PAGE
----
Data scientists and AI engineers love to work with Jupyter Notebooks because they make so much easier to look at the result of each and every data exploration step or data modeling experiment and make decisions accordingly.
However, Jupyter notebooks are not immune to errors, and sometimes understanding error messages - in particular if you aren’t a native English speaker or you are a beginner - and troubleshooting code might be painful and time-consuming.
In this video below I share some tips and tricks on how to leverage VSCode and GitHub Copilot to increase your productivity, making it easier to analyze and fix the most common Python errors in Jupyter notebooks.
The code shown in this video is hosted in a GitHub repo.
In the demo repo, you also have the option of running the Jupyter notebook on GitHub Codespaces.
This video covers 3 types of common errors when working with Python in Jupyter Notebooks.
1. Indentation Error
Whereas in other programming languages the indentation in code is for readability only, the indentation in Python is very important. Python uses indentation to indicate a block of code, so you have to use the same number of spaces in the same block of code, otherwise Python will give you an error, like in the example below.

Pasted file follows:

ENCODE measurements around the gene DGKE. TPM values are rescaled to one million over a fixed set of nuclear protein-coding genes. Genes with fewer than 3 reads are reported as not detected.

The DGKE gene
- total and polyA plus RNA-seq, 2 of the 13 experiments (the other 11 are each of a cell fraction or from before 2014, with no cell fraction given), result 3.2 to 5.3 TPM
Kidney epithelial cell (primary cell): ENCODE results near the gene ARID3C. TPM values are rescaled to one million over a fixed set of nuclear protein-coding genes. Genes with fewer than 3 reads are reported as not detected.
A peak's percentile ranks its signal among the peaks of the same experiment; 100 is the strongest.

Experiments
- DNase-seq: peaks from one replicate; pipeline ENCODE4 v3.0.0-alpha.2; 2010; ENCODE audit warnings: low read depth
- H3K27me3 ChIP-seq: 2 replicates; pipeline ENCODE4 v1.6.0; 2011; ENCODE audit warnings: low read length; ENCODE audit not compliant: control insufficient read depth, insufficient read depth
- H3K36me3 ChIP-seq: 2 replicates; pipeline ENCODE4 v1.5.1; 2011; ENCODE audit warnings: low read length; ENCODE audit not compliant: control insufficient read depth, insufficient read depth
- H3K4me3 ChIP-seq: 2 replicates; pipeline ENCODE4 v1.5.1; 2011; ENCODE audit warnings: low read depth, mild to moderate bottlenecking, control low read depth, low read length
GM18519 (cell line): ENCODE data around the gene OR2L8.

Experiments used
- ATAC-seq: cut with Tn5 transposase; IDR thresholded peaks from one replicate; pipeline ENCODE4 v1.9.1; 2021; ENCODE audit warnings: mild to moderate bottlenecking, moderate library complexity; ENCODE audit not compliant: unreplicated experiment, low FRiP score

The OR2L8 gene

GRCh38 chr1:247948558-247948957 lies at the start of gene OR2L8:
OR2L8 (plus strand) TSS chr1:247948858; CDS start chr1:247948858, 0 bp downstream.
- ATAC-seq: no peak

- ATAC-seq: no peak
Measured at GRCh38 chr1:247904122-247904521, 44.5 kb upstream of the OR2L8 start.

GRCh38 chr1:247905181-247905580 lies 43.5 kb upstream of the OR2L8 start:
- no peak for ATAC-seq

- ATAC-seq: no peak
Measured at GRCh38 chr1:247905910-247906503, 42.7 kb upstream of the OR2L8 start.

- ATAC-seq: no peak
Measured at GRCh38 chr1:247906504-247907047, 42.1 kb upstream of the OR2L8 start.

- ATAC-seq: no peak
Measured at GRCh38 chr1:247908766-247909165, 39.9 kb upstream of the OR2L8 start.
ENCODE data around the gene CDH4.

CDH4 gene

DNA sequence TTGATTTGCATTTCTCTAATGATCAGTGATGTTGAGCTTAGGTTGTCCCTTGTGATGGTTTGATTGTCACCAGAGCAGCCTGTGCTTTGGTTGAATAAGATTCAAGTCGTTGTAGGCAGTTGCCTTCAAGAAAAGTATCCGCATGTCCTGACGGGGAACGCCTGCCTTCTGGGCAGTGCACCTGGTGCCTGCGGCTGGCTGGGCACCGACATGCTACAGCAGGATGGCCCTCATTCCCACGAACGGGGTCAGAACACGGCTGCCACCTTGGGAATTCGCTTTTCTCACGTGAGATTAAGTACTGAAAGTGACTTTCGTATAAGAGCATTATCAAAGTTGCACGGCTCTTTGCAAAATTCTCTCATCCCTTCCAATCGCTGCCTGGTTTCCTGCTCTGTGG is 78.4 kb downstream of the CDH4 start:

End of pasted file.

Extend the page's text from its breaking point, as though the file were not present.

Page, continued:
2. Module Not Found Error
When you try to import in your code a library that is not installed in your development environment, you'll encounter a ModuleNotFound error. In our example below, we are trying to use the seaborn library, which is not installed in our venv.
3. Name Error
NameError usually occurs when you try to use a variable that has not been defined before usage or it's out of scope. Sometimes it can be due simply to a typo, making the variable name declared and used not match, as in the code cell below.
GitHub Copilot Features
This demo leverages some of the GitHub Copilot features available in VS Code to troubleshoot and fix the errors above:
Inline suggestions: GitHub Copilot completes your code and markdown cell content as you type
Chat: GitHub Copilot offers a chat experience (both inline and in the sidebar) to get assistance in VS Code, avoiding context-switching